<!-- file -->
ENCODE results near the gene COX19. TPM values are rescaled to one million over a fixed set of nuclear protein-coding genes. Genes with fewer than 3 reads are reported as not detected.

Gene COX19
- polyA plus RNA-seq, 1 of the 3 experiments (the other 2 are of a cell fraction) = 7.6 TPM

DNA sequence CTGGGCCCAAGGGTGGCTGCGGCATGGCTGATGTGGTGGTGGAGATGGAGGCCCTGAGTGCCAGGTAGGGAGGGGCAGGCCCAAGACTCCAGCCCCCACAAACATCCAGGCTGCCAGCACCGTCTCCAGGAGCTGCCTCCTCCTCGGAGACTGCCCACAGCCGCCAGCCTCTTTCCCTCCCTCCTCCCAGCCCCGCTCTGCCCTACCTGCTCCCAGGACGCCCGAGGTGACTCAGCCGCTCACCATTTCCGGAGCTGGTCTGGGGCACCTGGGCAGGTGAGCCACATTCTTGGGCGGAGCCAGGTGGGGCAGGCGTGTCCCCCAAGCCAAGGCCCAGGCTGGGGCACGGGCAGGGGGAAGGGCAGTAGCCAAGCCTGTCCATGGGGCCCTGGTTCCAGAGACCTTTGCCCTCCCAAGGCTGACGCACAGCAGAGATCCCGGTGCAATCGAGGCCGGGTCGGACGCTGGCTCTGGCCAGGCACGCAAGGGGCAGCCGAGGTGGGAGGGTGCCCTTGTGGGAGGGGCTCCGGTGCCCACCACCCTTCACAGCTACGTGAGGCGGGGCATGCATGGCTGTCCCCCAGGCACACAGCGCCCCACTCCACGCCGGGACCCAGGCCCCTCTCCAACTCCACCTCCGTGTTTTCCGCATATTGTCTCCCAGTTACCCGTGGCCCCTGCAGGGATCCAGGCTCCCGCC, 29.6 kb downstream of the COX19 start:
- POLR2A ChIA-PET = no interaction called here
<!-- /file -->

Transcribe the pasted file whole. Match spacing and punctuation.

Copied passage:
ENCODE results near the gene COX19. TPM values are rescaled to one million over a fixed set of nuclear protein-coding genes. Genes with fewer than 3 reads are reported as not detected.

Gene COX19
- polyA plus RNA-seq, 1 of the 3 experiments (the other 2 are of a cell fraction) = 7.6 TPM

DNA sequence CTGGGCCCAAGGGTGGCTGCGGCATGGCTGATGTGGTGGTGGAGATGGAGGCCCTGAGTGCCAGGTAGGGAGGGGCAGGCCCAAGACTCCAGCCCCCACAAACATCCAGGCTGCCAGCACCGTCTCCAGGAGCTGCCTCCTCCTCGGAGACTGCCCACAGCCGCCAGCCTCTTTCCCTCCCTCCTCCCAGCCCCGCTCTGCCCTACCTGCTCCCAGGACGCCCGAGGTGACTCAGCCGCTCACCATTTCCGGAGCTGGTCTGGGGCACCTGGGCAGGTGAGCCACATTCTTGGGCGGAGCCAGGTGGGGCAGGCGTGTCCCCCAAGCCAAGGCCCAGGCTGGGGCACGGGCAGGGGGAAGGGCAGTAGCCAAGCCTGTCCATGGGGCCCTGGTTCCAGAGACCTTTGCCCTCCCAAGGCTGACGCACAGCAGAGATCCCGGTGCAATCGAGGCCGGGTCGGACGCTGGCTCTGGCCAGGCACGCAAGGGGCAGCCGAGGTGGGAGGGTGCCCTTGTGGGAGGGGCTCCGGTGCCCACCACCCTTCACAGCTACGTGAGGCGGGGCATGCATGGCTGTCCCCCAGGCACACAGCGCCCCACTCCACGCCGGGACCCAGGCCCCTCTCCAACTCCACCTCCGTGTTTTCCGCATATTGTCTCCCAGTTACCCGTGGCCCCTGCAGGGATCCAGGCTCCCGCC, 29.6 kb downstream of the COX19 start:
- POLR2A ChIA-PET = no interaction called here